The H Week
Its been a week for Linux releases – major and minor, government advisory appointments, patch days, some clashes with regulatory bodies and some odd going's on in the security world.
Open source news
On Monday the H Open Source reported on the release of Tiny Core Linux 2.0 , a minimal Linux desktop distro designed to run out of a USB memory stick on minimal hardware and Micro Core Linux 2.0, a version of Tiny Core without the X environment.
There were some clashes between regulatory bodies and several leading IT companies this week. Both McAfee and Symantec were fined by the New York State Attorney General for their predatory policies on software subscription renewals. Microsoft found itself once again in conflict with the European Commission in the antitrust dispute over consumer choice and web browsers. Microsoft, keen not to miss the scheduled release date for Windows 7, has said it will ship Windows 7 in Europe without a web browser.
With the UK Government perhaps attempting to claw back some semblance of credibility, Friday saw the announcement of "Father of the World Wide Web", Sir Tim Berners-Lee's appointment to take responsibility for opening up access to the public data held by the government. In recent year Berners-Lee has often spoken about the importance of access to public data and says that he feels this appointment goes beyond party politics.
Monday's report of vulnerabilities in the Kloxo hosting platform was followed on Tuesday by news of UK web host VAServ falling to an attack. A story which included the sombre news that K T Ligesh, the founder of Lxlabs, had been found dead in his home, having apparently hanged himself. VAServ used HyperVM as part of its hosting service and both Kloxo and HyperVM are products of Lxlabs.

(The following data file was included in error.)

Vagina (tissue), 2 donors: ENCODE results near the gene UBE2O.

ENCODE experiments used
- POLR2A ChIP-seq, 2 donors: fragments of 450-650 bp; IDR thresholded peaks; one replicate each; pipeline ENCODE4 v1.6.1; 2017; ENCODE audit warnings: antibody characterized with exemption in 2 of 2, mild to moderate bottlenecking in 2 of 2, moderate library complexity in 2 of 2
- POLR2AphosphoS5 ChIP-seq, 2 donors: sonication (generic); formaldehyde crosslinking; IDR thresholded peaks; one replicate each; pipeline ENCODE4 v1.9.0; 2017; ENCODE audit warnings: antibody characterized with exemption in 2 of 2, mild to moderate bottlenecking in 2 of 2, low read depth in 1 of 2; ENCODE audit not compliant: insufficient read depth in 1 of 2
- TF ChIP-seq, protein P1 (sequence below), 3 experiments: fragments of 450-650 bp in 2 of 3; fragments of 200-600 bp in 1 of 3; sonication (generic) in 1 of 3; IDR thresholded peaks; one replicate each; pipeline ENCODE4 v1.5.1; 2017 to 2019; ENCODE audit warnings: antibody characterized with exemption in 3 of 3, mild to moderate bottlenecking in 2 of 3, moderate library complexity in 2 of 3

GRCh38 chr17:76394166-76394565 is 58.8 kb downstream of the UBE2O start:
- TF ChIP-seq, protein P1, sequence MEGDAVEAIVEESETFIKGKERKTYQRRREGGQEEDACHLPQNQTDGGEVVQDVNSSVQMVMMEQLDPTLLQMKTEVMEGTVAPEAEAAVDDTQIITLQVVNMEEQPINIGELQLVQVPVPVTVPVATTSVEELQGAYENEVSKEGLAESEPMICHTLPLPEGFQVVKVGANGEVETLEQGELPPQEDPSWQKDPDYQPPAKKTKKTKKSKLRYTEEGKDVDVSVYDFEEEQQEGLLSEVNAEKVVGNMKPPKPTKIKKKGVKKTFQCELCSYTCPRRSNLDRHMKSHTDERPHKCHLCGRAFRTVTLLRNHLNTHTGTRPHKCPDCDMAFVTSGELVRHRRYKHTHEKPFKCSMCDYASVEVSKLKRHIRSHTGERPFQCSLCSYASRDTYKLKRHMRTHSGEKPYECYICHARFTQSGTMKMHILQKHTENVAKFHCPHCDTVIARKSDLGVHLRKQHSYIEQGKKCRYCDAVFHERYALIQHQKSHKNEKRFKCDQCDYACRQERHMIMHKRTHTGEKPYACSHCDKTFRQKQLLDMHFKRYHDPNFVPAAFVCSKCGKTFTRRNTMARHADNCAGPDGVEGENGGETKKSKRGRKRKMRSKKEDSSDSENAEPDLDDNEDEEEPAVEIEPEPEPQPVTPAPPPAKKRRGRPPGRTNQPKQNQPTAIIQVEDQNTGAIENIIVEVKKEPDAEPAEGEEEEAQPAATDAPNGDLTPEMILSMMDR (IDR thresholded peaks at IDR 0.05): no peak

There were two appointments this week of prominent 'computer experts' to government advisory bodies. Monday brought news of "Dark Tangent" otherwise known as Jeff Moss, founder of DEFCON and the Black Hat Conference, being sworn in to the US Homeland Security Council.
A blackmailers claims of an apparent penetration of the US T-Mobile customer database caused quite a stir, even outside the security community. At the time T-Mobile played down the validity of the claims, saying it seemed that a small amount of genuine data taken from a paper printout had been presented as a “sample” to make it appear the blackmailer had access to much larger amounts of data. A position they underscored with greater emphasis later in the week, denying that any electronic penetration of their systems had ever taken place.
As mentioned in the last issue of The H Week, Adobe had their first Patch Tuesday synchronised on this occasion with Microsoft's Patch Tuesday, although there will be another two Microsoft Patch Tuesdays before the next Adobe quarterly patch release. Adobe issued 13 security updates for Adobe Reader and Acrobat while Microsoft repaired 28 vulnerabilities in its products, in particular critical patches to Internet Explorer. Microsoft also issued patches for Office 2004 and 2008 for Mac.
Independent security researcher Rich Mogull strongly criticised Apple for their slow responses and generally poor attitude to security. Mogull says at present using Apple products is still a relatively safe experience, but this is not due to any inherent strengths in their products or security policies and the company must make changes if it is to combat future threats.
Australian encryption researchers have described a new and faster way of provoking collisions for the SHA-1 algorithm making it practical to mount attacks and increasing the need for a new and more secure encryption standard.
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